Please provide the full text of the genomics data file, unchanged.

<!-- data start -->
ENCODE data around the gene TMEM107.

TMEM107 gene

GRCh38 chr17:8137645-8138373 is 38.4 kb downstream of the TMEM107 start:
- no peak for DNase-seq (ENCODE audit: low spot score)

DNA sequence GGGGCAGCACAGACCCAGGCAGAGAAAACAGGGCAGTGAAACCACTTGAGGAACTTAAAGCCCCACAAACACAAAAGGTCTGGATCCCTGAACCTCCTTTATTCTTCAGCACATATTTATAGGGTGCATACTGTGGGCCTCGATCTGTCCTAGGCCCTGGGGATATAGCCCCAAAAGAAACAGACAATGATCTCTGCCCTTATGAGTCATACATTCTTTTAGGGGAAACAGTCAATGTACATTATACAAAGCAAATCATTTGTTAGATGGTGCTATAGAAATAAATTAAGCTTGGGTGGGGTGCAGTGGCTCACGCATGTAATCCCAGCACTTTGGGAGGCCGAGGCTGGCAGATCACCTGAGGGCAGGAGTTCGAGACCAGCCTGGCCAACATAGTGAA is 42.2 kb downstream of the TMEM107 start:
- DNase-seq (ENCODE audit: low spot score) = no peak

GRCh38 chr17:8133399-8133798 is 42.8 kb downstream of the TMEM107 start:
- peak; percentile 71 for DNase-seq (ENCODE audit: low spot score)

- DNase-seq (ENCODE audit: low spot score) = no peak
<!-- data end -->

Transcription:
ENCODE data around the gene TMEM107.

TMEM107 gene

GRCh38 chr17:8137645-8138373 is 38.4 kb downstream of the TMEM107 start:
- no peak for DNase-seq (ENCODE audit: low spot score)

DNA sequence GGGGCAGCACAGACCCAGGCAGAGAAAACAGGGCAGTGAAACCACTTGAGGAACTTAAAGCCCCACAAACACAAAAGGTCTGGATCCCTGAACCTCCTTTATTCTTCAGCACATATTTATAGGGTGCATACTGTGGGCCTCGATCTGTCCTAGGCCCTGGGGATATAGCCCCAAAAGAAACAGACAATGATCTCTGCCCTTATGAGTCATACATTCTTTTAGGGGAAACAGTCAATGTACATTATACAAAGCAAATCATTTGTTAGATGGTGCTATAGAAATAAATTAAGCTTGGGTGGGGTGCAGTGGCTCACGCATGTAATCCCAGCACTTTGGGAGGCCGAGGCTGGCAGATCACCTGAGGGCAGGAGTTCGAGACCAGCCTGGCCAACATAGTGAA is 42.2 kb downstream of the TMEM107 start:
- DNase-seq (ENCODE audit: low spot score) = no peak

GRCh38 chr17:8133399-8133798 is 42.8 kb downstream of the TMEM107 start:
- peak; percentile 71 for DNase-seq (ENCODE audit: low spot score)

- DNase-seq (ENCODE audit: low spot score) = no peak